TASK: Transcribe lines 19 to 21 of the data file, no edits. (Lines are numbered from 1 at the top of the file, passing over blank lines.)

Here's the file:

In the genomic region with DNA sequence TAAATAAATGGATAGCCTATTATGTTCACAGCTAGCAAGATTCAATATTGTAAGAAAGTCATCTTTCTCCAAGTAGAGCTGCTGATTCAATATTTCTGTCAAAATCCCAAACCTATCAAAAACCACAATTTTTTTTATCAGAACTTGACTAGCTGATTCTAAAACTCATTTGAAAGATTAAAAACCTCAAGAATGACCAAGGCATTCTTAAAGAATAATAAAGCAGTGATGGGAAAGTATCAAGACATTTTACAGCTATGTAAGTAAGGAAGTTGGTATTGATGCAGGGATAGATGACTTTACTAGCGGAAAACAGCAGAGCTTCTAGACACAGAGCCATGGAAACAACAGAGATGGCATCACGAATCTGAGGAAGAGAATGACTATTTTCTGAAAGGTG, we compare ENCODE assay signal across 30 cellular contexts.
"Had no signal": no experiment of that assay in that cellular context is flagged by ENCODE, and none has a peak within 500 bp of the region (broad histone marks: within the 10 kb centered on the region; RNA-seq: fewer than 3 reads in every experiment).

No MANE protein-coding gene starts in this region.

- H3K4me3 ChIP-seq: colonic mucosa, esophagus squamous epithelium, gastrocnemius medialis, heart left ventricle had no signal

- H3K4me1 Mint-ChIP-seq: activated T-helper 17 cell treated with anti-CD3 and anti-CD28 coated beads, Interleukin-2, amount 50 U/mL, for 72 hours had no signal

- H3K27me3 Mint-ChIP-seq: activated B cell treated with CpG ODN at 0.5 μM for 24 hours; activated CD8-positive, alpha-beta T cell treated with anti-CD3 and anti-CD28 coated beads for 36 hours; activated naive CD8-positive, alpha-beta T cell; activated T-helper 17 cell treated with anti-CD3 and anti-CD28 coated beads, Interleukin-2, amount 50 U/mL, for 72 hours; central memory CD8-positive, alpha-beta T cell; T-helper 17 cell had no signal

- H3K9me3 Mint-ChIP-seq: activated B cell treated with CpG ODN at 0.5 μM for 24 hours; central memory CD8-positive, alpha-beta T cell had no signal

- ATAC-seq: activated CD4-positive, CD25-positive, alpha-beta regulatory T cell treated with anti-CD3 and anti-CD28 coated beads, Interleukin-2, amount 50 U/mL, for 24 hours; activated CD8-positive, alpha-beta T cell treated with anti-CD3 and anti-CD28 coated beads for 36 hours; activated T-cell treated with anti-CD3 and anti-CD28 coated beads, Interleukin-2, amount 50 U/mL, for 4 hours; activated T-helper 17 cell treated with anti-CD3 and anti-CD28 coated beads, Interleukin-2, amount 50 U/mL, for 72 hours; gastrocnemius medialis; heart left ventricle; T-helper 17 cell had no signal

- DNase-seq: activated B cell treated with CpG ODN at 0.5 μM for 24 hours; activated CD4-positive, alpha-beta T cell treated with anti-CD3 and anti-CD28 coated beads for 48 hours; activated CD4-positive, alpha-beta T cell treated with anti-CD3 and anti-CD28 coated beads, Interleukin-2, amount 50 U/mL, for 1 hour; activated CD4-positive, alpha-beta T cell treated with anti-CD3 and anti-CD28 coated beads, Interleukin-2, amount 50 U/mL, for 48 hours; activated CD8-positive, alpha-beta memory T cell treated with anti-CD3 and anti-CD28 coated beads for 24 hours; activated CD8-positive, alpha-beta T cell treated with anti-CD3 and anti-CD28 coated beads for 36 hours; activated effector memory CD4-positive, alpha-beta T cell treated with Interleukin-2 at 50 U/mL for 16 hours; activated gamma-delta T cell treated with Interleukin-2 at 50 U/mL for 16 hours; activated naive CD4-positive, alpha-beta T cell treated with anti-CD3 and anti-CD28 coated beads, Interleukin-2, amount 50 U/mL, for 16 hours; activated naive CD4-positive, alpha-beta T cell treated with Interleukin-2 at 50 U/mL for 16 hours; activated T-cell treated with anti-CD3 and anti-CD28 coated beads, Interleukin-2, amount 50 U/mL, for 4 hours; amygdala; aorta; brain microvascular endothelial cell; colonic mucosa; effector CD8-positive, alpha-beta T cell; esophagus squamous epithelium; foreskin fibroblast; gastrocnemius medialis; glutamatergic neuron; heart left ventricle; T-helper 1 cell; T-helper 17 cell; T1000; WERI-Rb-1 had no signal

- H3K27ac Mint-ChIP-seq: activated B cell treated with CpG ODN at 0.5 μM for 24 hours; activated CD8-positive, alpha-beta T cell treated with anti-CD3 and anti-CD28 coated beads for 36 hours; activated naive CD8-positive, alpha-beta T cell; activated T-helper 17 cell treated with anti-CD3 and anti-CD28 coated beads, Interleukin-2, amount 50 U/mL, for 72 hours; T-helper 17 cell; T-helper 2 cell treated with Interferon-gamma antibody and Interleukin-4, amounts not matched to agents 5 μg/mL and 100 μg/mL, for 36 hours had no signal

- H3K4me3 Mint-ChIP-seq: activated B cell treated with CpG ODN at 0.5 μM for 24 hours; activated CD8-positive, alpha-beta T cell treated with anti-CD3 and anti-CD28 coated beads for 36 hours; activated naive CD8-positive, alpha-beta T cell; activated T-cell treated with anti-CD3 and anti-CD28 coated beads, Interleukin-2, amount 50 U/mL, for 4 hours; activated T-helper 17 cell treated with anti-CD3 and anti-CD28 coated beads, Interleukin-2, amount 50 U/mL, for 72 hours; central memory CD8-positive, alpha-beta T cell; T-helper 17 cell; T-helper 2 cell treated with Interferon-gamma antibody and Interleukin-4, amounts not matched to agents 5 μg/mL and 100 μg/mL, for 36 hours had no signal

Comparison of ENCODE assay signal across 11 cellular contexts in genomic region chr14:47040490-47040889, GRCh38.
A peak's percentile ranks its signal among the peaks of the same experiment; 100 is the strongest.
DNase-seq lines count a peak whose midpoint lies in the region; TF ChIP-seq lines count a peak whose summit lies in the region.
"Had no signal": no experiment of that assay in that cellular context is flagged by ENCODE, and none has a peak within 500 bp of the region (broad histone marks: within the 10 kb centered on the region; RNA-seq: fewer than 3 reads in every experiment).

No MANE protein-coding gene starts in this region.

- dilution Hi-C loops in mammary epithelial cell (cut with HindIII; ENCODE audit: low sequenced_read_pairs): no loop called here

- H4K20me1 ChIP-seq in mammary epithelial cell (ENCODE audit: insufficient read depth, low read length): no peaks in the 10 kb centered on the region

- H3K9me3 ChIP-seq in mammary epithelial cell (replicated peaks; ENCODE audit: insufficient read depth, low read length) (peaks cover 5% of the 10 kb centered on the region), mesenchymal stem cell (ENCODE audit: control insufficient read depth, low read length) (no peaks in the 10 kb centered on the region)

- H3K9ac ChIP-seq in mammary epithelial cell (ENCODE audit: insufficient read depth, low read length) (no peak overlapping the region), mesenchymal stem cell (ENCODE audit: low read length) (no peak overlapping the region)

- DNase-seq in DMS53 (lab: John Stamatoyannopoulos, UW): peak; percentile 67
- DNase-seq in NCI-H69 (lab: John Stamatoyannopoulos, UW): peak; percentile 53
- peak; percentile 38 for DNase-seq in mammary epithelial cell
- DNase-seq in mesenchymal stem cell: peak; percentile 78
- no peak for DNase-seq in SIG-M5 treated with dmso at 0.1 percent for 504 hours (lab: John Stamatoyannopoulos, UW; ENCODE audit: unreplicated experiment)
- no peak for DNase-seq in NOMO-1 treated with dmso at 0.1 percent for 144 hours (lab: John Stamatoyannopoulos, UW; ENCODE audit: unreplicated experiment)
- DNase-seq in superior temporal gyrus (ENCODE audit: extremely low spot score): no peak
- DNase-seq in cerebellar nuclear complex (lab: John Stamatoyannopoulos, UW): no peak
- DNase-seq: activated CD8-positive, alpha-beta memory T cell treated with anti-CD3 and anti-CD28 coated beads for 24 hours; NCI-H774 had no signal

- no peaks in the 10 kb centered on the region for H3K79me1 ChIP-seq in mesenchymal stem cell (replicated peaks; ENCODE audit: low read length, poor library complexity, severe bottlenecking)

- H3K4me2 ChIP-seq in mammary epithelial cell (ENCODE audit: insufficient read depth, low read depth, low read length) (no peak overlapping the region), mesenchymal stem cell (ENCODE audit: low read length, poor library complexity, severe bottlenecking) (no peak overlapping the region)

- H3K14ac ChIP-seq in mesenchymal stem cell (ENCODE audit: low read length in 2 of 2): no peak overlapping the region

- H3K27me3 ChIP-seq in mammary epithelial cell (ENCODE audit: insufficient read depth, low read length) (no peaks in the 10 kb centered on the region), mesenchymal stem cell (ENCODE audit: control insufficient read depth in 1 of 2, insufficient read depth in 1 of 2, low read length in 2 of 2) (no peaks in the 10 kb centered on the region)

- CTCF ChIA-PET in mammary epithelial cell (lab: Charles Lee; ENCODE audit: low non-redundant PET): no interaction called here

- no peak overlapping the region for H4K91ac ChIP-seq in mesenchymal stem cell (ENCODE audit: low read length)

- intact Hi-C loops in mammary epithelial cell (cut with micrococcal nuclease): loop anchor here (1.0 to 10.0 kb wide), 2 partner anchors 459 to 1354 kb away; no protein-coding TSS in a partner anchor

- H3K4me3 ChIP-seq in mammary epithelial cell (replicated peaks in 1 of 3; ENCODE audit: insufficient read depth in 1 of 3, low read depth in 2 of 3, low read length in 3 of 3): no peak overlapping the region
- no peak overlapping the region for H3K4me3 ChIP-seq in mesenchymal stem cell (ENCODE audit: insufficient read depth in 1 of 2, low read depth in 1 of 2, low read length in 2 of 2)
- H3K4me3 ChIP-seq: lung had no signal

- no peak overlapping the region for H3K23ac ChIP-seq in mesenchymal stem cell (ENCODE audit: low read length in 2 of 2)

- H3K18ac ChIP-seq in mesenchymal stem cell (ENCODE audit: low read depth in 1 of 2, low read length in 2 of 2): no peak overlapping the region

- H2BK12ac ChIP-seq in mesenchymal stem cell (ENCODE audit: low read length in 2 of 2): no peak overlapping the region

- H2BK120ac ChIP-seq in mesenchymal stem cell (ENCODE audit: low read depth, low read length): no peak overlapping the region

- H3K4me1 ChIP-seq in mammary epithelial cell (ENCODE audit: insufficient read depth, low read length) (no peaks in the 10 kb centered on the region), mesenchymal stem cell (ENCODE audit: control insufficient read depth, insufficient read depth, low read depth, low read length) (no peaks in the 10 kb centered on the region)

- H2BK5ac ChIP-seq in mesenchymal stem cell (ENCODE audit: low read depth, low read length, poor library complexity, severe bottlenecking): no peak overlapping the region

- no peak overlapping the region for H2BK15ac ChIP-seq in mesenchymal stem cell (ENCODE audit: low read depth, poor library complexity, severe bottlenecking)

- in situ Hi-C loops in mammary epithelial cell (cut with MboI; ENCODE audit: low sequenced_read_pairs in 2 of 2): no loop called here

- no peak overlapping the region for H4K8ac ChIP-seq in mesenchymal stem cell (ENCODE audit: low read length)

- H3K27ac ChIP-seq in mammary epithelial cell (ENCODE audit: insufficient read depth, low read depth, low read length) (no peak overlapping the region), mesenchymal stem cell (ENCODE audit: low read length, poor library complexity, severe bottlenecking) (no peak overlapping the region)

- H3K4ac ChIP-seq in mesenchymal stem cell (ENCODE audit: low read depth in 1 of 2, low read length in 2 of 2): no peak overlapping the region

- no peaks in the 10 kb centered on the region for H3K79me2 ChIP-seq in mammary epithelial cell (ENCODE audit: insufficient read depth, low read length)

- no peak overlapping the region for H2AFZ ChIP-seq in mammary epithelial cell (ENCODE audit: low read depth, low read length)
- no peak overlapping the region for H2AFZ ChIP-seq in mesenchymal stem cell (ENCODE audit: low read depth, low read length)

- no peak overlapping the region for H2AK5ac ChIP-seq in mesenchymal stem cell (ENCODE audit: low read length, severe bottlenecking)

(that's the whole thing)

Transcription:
- H3K9me3 ChIP-seq in mammary epithelial cell (replicated peaks; ENCODE audit: insufficient read depth, low read length) (peaks cover 5% of the 10 kb centered on the region), mesenchymal stem cell (ENCODE audit: control insufficient read depth, low read length) (no peaks in the 10 kb centered on the region)

- H3K9ac ChIP-seq in mammary epithelial cell (ENCODE audit: insufficient read depth, low read length) (no peak overlapping the region), mesenchymal stem cell (ENCODE audit: low read length) (no peak overlapping the region)

- DNase-seq in DMS53 (lab: John Stamatoyannopoulos, UW): peak; percentile 67